In eight seasons in Pittsburgh, Francis cracked the 100-point plateau twice. He even supplanted Lemieux as Penguins captain when Mario took the 1994-95 season off to rest and recuperate from a number of injuries. He gave the captaincy back to Lemieux the following season, but continued to lead on and off the ice. When Lemieux retired in 1997, Francis again was the choice as captain.
He served with distinction for another season, but when he became a free agent for the first time in 1998, he went back home -- sort of. Since leaving Hartford, the Whalers had moved south to North Carolina and became the Carolina Hurricanes. They were in their second season in Raleigh when he signed on.
“That was part of the interest in my wanting to come to Carolina,” he said. “To teach the game and sell the game in a non-hockey market. I think this organization has done a real good job bringing in guys who are character guys who care about not only the success of the organ on the ice, but in the community. I think that more than anything has helped solidify our situation in Raleigh. I learned from Day 1 the fans here are very passionate about their sports and it was just a matter of getting them passionate in our sport.”
And for those playing with Francis, “The Triangle” could not have had a better teacher.
“He made the team a household name,” said Sami Kapanen, who played with Francis for five years with the Hurricanes. “He was great for fans to learn the game from. He was great with the media, working with them. He was so great for the whole organization.”
|Francis averaged 27 goals and 83 points during his nine seasons with the Hartford Whalers.|
Francis spent six seasons with the Hurricanes, including five as their captain. Topping his tenure was the franchise’s first berth in the Cup Final. Francis was both captain and star, finishing with 27 goals, 50 assists and 77 points in the regular season, and then added a team-best 16 points in the playoffs.
His efforts that season earned him his third Lady Byng Trophy (he also won it in 1995 and 1998) as well as the King Clancy Memorial Trophy, for his leadership and contributions on and off the ice.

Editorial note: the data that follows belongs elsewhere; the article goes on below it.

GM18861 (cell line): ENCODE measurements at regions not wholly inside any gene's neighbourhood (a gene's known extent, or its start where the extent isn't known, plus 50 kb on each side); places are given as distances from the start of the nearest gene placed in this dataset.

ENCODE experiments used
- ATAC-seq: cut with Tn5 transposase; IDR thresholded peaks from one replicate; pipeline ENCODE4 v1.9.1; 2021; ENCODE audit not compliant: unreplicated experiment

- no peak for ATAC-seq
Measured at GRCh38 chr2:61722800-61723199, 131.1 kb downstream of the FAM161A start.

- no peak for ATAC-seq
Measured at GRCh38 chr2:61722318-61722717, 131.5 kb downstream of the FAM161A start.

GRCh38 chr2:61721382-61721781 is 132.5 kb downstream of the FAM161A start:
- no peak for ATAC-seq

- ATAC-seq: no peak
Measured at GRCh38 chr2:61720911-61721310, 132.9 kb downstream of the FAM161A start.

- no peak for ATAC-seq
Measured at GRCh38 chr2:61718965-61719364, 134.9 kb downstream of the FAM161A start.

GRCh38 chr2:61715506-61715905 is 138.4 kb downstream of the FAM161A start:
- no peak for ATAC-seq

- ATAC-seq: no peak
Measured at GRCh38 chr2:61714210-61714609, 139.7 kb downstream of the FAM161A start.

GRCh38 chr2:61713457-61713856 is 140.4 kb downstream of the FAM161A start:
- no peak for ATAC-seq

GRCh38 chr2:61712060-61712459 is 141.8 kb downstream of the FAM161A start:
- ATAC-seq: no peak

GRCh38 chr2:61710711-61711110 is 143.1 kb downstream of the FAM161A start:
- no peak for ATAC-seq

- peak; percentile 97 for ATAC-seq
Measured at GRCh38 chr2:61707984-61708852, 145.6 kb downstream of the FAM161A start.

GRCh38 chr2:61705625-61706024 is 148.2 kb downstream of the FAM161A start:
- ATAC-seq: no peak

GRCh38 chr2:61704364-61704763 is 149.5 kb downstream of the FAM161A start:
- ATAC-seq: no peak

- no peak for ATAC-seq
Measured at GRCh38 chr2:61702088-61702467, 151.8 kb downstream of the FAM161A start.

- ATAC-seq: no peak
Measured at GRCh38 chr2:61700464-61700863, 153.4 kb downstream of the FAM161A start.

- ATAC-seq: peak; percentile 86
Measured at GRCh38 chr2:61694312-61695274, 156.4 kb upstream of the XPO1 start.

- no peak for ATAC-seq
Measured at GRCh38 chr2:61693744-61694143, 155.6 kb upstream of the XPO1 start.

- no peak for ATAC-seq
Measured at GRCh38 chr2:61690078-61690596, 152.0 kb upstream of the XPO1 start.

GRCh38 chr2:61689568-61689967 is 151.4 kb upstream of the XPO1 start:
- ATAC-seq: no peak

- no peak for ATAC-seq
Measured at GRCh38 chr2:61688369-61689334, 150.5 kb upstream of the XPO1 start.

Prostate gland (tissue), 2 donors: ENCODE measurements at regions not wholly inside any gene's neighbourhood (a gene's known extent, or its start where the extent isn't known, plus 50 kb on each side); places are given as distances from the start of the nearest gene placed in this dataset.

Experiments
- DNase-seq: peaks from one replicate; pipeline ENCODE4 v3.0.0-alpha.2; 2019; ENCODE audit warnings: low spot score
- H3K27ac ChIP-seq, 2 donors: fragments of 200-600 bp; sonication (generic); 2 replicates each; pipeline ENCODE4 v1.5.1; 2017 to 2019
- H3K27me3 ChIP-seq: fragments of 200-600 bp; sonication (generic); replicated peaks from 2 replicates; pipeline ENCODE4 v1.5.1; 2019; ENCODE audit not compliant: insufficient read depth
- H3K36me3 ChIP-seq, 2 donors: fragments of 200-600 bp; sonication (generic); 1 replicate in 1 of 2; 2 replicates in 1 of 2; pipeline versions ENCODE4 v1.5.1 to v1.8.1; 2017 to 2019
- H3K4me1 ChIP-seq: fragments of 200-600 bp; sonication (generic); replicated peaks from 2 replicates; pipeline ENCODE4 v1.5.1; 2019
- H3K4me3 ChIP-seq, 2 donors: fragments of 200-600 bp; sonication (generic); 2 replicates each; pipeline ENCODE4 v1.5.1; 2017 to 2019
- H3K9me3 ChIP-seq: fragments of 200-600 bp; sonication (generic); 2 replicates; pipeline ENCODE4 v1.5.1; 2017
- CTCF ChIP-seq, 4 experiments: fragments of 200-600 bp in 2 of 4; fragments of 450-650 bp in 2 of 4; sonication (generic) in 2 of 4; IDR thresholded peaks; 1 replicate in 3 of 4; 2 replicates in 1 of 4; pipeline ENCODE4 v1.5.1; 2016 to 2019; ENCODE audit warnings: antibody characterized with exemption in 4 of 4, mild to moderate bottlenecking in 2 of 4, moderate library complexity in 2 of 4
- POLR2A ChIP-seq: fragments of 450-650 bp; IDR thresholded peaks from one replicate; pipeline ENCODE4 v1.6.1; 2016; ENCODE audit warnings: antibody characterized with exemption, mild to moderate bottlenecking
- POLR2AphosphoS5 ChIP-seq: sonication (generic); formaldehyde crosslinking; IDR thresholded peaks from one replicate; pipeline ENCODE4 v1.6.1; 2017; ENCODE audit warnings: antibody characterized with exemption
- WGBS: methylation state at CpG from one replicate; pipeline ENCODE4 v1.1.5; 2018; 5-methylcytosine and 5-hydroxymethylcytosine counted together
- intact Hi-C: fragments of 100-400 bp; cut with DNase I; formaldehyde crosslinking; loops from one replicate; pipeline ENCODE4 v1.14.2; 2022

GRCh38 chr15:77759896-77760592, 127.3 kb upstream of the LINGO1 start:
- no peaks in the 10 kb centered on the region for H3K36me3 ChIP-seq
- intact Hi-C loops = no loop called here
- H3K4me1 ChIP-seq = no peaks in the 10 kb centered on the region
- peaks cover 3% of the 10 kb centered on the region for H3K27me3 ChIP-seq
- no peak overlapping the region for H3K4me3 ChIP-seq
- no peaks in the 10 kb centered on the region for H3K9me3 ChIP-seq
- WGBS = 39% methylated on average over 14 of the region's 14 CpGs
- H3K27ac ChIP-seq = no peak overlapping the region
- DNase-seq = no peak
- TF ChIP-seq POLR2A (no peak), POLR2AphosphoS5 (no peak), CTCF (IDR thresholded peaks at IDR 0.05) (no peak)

“Being a star player, he made you feel comfortable being with him, playing with him,” said Kapanen.
He finished his career with the Toronto Maple Leafs, joining them at the trade deadline in 2004. When the lockout ended, so did Francis’ 23-year journey through the NHL. He officially announced his retirement from the game Sept. 13, 2005. He currently works in the Hurricanes’ front office as the club’s assistant general manager and director of player development.
Francis is most remembered for his quiet consistency, something that rubbed off on a number of players.
“He was so consistent every night,” said Kapanen. “Some nights he ended up not getting points, but he made sure he was doing other impact things as well. That’s something I learned over the years - you don’t have to score points to help the team, and that’s made me a better player that way.”
“I think in sports in general, it’s the guy who catches the touchdown or sinks the putt … that gets the notoriety or publicity,” said Francis, “but in a team sport like hockey, it’s important to have everybody contributing. I learned that more than anything in Pittsburgh. We had our superstars, like Mario and Jagr and Rick Tocchet and Coffey, but we also had our role players that without their input … we don’t win Stanley Cup. That more than anything opened my eyes that there are things you can do offensively and defensively. The main thing is to be solid in all areas of the ice. If you can prevent a goal, it’s just as important as scoring one. I took a lot of pride in different areas of my game.”
And it’s just not Kapanen who was influenced by Francis, and vice versa. All those people who helped Francis during his career will pop back into his head when he stands at the podium in Toronto.
“If you played one or two years, it’s probably easier to give that speech,” he said. “When you play 23 years, and there’re so many different people and so many different players that you met along the journey that in their own way, shape or form impacted your career and your life on and off the ice. I don’t know if there’s enough time to thank everybody. There are so many people I’ve met along the journey who are significant figures in my life. I’m looking forward to having that night. I think its going to be a culmination not just of my career, but of the contributions of so many others who helped me reach this position.”